Generally speaking, fire safety involves two elements: fire prevention and fire fighting.
The best way to provide fire safety is to prevent a fire from starting in the first place. There are several measures that personnel can take to help prevent fires.
Work should always be done in a well-ventilated area, especially when flammable materials such as shellac, lacquer, paint stripper, or construction adhesives are used.
Personnel who are working with flammable materials must never smoke or light matches.
Combustible materials should be stored only in approved containers, and oily rags should be kept in approved metal containers.
It is also important for personnel to know how to use fire extinguishers. This includes knowing where fire extinguishers are located and what types of extinguisher to use for different types of fires.
Of course, accidents can happen, and fires can start. For a fire to start, fuel, heat, and oxygen are needed in the same place at the same time. In addition to fuel, oxygen, and heat, one more thing is needed for a fire: a chemical reaction between all three elements that allows combustion to occur and to continue. If any of the three elements is missing, there cannot be a chemical reaction, and a fire cannot start. If a fire has started, removing any one or more of these elements will extinguish the fire.
Fuel can be defined as anything that will combine with oxygen when heat is present. Heat can be considered as anything that will raise a fuel’s temperature to what is called the flash point. The flash point is the temperature at which a fuel gives off enough gases to burn. The flash point temperature of many substances is quite low – room temperature or less. When burning gases raise the temperature of a fuel to its ignition temperature, the fuel itself will burn, and keep burning even though the original source of heat is removed.
The best way to prevent a fire is to make sure that the three elements for a fire to start are never present in the same place at the same time. This can be done for different types of fuel by recognizing and removing at least one of the elements.
Fires involving a flammable liquid or a combustible liquid can be prevented by removing heat, fuel, or oxygen, or by stopping the chemical reaction despite the presence of heat, fuel, and oxygen.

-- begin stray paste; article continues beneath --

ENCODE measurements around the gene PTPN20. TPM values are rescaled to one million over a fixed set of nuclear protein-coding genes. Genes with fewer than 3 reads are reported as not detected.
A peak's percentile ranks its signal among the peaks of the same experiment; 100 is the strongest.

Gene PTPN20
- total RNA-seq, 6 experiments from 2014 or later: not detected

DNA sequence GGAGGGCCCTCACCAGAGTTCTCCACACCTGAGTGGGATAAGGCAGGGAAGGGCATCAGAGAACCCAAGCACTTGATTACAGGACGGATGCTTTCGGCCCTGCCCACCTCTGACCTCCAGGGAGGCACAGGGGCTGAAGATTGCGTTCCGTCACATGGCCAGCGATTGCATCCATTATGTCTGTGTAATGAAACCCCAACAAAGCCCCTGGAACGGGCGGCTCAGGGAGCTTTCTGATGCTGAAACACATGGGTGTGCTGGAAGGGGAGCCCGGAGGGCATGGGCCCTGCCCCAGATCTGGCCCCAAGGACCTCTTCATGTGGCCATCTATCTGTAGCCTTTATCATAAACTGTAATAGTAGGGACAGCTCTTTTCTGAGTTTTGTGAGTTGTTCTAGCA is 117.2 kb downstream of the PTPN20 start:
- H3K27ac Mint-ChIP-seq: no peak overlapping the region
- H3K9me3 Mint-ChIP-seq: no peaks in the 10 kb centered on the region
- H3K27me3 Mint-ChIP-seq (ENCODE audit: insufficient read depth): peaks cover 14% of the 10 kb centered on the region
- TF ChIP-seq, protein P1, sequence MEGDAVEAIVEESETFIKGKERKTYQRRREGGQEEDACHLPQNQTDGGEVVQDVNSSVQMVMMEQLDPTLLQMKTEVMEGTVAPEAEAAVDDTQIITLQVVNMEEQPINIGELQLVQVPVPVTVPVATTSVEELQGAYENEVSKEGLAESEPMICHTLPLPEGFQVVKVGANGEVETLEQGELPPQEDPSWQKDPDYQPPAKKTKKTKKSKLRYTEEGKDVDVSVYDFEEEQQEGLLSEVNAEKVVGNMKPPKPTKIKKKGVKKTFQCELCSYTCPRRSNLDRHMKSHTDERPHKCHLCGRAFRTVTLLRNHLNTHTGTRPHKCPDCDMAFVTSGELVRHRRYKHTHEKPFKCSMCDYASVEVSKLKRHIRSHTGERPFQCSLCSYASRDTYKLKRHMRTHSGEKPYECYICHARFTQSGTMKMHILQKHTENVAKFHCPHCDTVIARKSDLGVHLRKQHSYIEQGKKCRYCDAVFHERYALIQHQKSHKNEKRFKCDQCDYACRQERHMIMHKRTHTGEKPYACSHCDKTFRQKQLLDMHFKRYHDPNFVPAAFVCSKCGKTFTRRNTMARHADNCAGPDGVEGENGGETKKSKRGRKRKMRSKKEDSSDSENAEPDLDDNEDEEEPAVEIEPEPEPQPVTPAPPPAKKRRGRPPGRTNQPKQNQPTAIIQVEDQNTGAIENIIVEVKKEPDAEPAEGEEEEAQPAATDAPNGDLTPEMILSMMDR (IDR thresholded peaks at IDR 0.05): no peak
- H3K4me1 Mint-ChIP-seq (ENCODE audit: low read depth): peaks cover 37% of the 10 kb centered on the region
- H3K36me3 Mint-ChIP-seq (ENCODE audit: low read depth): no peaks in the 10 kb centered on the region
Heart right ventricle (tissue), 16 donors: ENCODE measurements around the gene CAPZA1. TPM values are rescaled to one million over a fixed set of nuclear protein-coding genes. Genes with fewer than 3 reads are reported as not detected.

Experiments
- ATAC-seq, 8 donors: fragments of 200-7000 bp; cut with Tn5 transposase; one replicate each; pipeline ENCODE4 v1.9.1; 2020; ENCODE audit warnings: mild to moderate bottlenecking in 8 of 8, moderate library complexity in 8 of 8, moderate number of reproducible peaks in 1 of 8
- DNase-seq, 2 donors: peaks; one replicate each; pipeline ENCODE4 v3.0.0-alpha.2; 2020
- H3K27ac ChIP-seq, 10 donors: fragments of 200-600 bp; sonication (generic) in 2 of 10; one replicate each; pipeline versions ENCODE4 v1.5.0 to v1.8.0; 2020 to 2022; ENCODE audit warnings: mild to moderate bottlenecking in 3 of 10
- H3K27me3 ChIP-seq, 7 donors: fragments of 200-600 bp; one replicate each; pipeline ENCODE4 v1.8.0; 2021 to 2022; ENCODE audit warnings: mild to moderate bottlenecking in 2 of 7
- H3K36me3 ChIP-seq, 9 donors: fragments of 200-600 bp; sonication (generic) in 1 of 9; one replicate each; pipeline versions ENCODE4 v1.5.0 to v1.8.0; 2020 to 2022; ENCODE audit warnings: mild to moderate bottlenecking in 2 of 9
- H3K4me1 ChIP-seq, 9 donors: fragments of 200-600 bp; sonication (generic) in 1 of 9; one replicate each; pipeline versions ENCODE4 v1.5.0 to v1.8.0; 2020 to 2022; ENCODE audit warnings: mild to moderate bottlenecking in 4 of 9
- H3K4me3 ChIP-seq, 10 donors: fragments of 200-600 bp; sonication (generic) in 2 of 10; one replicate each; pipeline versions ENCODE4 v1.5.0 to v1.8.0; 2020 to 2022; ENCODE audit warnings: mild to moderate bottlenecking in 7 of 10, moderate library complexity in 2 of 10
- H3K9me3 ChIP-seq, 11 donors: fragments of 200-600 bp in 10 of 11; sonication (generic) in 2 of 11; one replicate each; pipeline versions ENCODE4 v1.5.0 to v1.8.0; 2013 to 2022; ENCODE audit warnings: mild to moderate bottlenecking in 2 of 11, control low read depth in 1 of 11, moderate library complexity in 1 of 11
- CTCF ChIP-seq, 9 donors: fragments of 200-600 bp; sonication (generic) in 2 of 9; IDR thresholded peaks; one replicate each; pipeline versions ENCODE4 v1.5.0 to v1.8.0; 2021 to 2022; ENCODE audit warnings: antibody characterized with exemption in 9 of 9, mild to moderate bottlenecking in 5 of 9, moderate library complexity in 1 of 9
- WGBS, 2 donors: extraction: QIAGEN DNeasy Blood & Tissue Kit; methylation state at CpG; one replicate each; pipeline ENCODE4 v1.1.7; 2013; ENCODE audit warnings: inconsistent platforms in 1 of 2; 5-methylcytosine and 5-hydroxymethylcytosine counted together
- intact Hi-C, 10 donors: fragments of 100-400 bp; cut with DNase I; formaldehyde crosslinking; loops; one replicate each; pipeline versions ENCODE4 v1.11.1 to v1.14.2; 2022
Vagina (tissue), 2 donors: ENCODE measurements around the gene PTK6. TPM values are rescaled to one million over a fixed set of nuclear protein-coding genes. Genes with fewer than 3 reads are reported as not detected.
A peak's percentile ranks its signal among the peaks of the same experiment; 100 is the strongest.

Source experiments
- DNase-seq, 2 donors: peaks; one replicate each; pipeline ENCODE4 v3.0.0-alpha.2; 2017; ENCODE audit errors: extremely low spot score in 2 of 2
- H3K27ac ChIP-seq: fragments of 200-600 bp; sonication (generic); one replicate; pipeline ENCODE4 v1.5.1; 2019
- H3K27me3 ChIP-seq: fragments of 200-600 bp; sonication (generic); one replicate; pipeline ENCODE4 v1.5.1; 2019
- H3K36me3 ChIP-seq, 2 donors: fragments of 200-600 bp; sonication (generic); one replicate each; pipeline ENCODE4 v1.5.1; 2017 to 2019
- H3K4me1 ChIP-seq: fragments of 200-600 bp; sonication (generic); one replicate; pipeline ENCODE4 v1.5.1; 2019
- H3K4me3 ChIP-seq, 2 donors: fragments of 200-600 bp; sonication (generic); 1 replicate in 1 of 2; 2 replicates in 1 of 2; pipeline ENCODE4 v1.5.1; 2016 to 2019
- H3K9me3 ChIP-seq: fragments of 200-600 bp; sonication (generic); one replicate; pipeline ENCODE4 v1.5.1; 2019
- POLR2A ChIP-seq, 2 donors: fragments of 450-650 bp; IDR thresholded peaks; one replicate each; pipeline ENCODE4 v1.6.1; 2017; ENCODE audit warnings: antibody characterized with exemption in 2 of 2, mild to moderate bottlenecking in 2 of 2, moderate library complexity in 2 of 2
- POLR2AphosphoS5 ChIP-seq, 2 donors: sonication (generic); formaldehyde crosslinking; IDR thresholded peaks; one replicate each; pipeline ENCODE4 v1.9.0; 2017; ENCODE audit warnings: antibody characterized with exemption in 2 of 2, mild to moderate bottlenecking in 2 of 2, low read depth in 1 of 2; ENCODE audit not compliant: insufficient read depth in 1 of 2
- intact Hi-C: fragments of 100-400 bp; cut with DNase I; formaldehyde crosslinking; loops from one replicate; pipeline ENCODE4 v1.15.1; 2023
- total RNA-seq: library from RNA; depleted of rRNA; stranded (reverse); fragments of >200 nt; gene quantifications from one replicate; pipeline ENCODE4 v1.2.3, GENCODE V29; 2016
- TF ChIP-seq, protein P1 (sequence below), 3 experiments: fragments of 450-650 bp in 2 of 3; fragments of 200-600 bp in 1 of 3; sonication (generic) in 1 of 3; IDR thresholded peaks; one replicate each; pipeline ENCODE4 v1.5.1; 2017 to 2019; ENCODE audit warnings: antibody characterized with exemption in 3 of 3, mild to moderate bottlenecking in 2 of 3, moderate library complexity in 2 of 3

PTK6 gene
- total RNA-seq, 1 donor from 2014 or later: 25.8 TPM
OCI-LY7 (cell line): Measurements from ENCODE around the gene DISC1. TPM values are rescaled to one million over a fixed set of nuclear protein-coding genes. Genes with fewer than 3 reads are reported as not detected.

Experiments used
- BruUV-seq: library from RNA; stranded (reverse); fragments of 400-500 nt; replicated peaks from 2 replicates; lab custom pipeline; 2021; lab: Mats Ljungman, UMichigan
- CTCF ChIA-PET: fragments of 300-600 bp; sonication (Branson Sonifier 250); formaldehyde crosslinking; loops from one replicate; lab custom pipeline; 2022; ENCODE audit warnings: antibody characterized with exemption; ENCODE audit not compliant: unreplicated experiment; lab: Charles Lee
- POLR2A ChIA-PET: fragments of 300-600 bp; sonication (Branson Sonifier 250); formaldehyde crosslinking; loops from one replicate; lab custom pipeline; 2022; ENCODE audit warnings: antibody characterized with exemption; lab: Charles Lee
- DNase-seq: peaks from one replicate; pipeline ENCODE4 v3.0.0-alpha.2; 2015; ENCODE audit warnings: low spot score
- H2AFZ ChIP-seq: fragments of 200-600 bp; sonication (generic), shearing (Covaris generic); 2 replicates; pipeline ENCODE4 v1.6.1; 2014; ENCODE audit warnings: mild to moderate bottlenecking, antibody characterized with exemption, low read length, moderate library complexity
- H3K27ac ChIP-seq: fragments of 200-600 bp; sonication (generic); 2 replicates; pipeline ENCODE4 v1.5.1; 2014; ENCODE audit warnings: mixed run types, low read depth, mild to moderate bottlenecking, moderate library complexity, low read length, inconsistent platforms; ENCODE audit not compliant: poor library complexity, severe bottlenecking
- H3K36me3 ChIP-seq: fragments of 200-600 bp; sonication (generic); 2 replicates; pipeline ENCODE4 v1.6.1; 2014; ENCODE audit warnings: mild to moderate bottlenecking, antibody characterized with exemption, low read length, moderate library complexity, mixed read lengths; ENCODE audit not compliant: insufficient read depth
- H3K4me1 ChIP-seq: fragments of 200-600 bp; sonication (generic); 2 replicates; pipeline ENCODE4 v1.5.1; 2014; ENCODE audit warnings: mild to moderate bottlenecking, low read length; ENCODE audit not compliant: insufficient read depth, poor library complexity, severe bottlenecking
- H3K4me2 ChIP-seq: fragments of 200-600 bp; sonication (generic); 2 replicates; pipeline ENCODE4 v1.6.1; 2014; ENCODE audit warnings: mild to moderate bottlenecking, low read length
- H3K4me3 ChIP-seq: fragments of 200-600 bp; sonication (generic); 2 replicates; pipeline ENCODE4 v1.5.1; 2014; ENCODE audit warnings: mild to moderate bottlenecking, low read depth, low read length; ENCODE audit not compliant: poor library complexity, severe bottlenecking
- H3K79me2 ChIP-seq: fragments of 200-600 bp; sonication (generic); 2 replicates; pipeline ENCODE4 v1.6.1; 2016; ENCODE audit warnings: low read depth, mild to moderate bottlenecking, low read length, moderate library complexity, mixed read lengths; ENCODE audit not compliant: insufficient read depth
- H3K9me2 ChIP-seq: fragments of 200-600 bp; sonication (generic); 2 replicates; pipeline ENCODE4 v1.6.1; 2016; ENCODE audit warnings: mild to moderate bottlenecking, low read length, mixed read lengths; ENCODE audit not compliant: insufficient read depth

Flammable liquids are liquids with a flash point below 140 degrees Fahrenheit. Combustible liquids are liquids with a flash point at or above 140 degrees Fahrenheit. Flammable liquids and combustible liquids do not burn. The gases or vapors given off as the liquid evaporates (turns to vapor) burn. If there is no evaporation, the fuel will not burn.
Oxygen can be removed by keeping safety containers tightly sealed to prevent oxygen from coming into contact with the fuel. The vapors from these liquids will not burn if oxygen is not present.
Heat can be removed by storing the liquids away from sources of heat so that there will not be sufficient heat to ignite the evaporating gases.
The chemical reaction producing a fire can be stopped, despite the presence of heat, fuel, and oxygen, by using special extinguishing agents such as Halon.
Many other materials at work sites are referred to as ordinary combustibles, and they can become fuel for a fire. The term “ordinary combustibles” refers to wood, paper, cloth and similar materials. The easiest way to prevent fire involving ordinary combustibles is to remove the fuel by keeping a neat and clean work area.
If a fire does start, workers are not expected to be expert firefighters. However, workers may have to deal with a fire to protect themselves, others and property. It is important for everyone to know the location of fire fighting equipment at the job site. It is equally important for everyone to know which equipment to use on different types of fires. Workers should also know the procedure for reporting fires. If a company fire brigade has been formed, workers should know how to contact them in case of a fire.
Fires are divided into four classes, and each class of fire has a different method of fire fighting, and a different type of extinguisher. The different classes of fires are identified with the letters “A” through “D.” Fire extinguishers have labels that clearly identify the class or classes of fire on which they can be used.
- Class A fires involve ordinary combustibles such as wood or paper. A Class A fire is commonly fought by cooling the fuel. Water is the fire fighting substance contained in a Class A extinguisher. Using a Class A extinguisher on any other type of fire can be dangerous.
- Class B fires involve grease, liquids, and gases. Class B extinguishers put out these types of fires by cooling them and smothering them.
- Class C fires are any fires near or involving energized electrical equipment. Class C fires extinguishers are designed to protect firefighters from electrical shock. These extinguishers fight fires by smothering them.
- Class D fires involve metals that burn. Class D extinguishers contain a powder that either forms a crust around the burning metal or gives off gases that prevent oxygen from reaching the fire.
An extinguisher with the an ABC code may be used to fight fires in any of these three categories. A single-code fire extinguisher should not be used on any other class of fire. For example, water sprayed on a grease fire will actually serve to spread the fire and will not extinguish it.
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